NIH estimates that 24 million Americans suffer from autoimmune diseases, a significant percentage of whom develop end organ failure for which organ transplant would be the only curative treatment. Recurrence of primary autoimmune diseases (RPAD) is among the leading causes of graft loss and patient morbidity and mortality following solid organ transplantation (SOT). A major challenge in managing these patients is determining whether immune-mediated graft dysfunction is the result of an autoimmune or alloimmune process or both. Current diagnostics involving a combination of serological, radiological and histological criteria do not clearly distinguish between acute cellular rejection (ACR) and RPAD. A better understanding of the interplay between these two processes may ultimately improve the safety and efficacy of RPAD and ACR treatment, targeting the specific mechanism of graft injury in individual patients. Adaptive T and B cell responses are implicated in both autoimmune disorders and allograft rejection. We propose to use a novel approach to identify the specific roles of alloreactive T cells and autoreactive T and B cells in post-transplant allograft dysfunction in patients with autoimmune disease. Using high-throughput sequencing (HTS) of the T-cell receptor (TCR) beta chain complementarity-determining region 3 (CDR3), we have developed a novel method of identifying and tracking the human alloresponse in transplant recipients. We now propose to use this method in combination with a HTS-based method of identifying and tracking the autoimmune TCR and B-cell receptor (BCR) repertoire to distinguish the roles of allograft rejection and RPAD in graft dysfunction following transplantation due to autoimmune disease. We will use liver transplantation (LT) for autoimmune liver diseases (ALD) as a system in which to test this approach. HTS of the TCR beta CDR3 (hypervariable) region will be used to identify donor- reactive T cell clones in pre-transplant blood and autoreactive T and B cell clones from patient liver explants and biopsies. Following the transplant, we will track these clones in the blood, graft, bile and possibly stool during and following periods of allograft dysfunction in order to discern the roles of donor-specific T cell clones and autoreactive T and B cells in causing graft dysfunction and to assess their responsiveness to therapy. We hypothesize that autoreactive clones will be more abundant in blood or liver tissues when graft dysfunction is caused by recurrent ALD, whereas donor-reactive T cell clones will predominate in ACR. We will also test whether it is possible to identify and track these lymphocytes in stool, which, if positive, could ultimately be evaluated as a non-invasive method that would avoid the need for liver biopsies in the future. If successful, a new tool to distinguish ACR and rALD will become available, allowing a deeper understanding of liver dysfunction following LT and enabling improved therapies. Our novel approach has enormous potential to provide a diagnostic and prognostic biomarker of alloimmune and autoimmune processes following SOT and will be applicable to graft dysfunction in other types of SOT for autoimmune diseases.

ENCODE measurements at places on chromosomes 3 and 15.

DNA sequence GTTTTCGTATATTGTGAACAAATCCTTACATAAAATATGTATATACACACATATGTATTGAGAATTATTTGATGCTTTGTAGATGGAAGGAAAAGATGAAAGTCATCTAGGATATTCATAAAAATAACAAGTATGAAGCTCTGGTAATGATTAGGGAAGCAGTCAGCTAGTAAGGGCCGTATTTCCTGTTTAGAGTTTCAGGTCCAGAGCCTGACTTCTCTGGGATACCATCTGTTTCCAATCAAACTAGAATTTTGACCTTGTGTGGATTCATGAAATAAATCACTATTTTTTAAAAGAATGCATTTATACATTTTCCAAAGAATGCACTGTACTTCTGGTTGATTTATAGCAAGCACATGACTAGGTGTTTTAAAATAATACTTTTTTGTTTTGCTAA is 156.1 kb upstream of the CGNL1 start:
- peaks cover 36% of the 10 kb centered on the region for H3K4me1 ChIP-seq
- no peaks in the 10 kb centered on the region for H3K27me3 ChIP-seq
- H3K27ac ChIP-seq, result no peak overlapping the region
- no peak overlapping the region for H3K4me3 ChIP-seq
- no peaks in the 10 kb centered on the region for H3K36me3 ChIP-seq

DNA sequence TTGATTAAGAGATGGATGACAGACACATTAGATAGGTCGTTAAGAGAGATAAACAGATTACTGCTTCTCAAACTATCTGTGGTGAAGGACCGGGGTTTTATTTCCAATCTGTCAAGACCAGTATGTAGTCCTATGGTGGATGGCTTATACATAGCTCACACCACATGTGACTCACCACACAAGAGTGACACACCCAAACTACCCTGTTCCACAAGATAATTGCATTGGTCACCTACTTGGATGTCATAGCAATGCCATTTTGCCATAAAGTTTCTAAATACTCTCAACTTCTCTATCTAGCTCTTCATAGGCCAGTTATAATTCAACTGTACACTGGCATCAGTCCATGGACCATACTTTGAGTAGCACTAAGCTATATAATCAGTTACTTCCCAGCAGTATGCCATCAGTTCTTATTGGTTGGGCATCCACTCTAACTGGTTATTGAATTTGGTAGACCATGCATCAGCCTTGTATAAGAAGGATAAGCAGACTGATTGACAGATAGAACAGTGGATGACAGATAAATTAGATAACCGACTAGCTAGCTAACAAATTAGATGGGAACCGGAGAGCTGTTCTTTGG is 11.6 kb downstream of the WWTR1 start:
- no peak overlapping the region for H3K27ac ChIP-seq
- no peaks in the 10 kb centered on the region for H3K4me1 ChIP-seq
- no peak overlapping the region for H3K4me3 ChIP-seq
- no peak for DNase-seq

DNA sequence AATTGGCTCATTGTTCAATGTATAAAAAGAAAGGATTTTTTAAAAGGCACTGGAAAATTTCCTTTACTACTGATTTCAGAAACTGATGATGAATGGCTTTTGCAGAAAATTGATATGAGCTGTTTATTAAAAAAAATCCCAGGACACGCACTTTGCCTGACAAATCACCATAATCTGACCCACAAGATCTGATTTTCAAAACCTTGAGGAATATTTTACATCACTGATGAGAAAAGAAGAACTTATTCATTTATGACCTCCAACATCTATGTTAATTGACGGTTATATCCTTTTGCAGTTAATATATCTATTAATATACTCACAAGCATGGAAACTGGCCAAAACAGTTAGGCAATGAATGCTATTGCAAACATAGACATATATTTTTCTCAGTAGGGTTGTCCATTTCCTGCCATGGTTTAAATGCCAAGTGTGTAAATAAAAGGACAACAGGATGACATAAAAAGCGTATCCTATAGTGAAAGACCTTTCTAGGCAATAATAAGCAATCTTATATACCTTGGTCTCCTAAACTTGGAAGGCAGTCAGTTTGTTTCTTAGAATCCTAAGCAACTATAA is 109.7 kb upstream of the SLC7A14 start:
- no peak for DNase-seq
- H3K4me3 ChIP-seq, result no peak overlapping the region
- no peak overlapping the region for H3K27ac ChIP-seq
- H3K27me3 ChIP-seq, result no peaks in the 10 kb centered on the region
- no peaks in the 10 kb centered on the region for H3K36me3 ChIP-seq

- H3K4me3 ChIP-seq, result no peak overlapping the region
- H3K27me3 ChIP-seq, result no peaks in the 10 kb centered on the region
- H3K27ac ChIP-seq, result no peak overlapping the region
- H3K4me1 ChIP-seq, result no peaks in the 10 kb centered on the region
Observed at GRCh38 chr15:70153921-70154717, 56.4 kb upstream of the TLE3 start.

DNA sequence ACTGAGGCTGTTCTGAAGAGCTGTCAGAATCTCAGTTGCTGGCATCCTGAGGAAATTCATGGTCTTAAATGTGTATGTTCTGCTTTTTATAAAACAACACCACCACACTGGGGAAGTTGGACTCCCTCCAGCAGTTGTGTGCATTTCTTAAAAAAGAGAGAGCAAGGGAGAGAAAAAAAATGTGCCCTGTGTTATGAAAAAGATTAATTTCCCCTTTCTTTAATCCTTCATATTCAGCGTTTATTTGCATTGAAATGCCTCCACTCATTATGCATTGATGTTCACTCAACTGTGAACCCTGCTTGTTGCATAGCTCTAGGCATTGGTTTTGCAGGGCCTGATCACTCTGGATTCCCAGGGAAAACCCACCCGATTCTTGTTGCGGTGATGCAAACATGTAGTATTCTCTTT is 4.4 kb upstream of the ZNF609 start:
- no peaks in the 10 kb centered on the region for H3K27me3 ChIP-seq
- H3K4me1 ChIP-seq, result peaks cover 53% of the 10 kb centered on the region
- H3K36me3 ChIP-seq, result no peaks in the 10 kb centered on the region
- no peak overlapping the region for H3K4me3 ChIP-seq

This project will attempt to distinguish rejection from recurrent autoimmune liver disease after liver transplantation by using a sequencing approach to identify and track the B and T cell clones that cause autoimmunity and rejection. We will thereby better understand the interplay between alloimmune and autoimmune responses causing liver transplants to fail and ultimately provide better treatment to patients needing transplants for these diseases. Success of this approach will be applicable to autoimmune diseases of other organs as well, including kidney, heart and lung.